Ali Meyer may not have been playing in her home gym last weekend, but she sure made herself at home at the Colby Kansas Tournament.
The 6-foot-1 junior led Palmer Ridge to the tournament title with a dominant three days against solid out-of-state competition.
In the three wins, Meyer totaled 40 points, 43 rebounds and nine assists, including pulling down 23 boards in the tournament championship game in a 62-50 win over McCook (Neb.).
“It was the third time we’d been out there for that tournament, and the team we beat in the finals is ranked No. 7 in 4A in Nebraska,” Palmer Ridge coach Dennis Coates said. “That game against McCook, Ali had a dominating performance, but she’s always been a consistent rebounder.”
The Bears played a zone trap defense, which allowed Meyer to roam close to the basket and assure the opponent didn’t get any second-chance points on offense. Her rebounding allowed Palmer Ridge to get out in transition and get easy baskets.
“We are a team that does really well when we can run the ball, and when we can rebound it helps get easy points,” Meyer said. “A strong defense is the best offense, and it all flows really well.”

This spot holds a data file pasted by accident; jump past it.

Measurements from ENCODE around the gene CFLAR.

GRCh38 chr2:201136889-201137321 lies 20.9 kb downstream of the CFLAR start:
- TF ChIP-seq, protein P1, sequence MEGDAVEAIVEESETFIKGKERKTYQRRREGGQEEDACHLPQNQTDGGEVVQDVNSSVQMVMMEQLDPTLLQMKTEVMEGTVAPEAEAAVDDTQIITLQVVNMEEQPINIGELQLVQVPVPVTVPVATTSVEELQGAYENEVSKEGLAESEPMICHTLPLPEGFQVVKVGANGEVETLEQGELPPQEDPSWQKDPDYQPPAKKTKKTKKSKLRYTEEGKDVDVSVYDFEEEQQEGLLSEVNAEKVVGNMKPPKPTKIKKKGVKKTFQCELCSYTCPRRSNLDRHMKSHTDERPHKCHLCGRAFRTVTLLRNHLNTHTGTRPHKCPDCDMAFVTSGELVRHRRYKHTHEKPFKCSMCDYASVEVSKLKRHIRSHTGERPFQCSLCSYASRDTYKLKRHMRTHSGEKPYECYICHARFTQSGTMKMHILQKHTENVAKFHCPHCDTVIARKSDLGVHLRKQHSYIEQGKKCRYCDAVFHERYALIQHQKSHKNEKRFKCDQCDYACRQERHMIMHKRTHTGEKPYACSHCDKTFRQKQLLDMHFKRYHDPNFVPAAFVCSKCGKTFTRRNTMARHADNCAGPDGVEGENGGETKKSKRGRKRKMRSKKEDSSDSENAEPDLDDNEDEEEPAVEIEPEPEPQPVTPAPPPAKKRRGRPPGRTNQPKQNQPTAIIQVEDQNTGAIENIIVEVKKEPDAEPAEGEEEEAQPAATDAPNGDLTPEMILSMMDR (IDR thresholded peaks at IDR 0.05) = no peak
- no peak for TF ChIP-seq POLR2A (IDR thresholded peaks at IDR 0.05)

The Bears are out to a 13-2 start and are one of the favorites to win the 4A Pikes Peak Athletic Conference. Meyer – who is averaging 12.5 points and 12.4 rebounds – may be the catalyst and co-captain, but the core of the team is the junior class.
“We’re very lucky to have Ali, and that whole junior class has been together for a while,” Coates said of his roster, which includes seven juniors. “Ali works as hard in practice as she does in games. She never has an attitude and is very coachable and has been a captain for the last couple of years.”
While Coates says he has had some contact with colleges about Meyer already, things are only going to get more interesting for her with each dominant game.
Meyer has talked to Division I Binghamton (N.Y.) University and hopes to catch the eye of schools both in Colorado and out of state. Those watching in Colby, Kan., last weekend certainly were impressed.
“We had contacted some college coaches and asked them to come watch us play, and my goal was to go play as hard as I could and show whoever was sitting in the stands what I could do and my love for the game,” said Meyer, who hopes to study communications, journalism or youth ministry.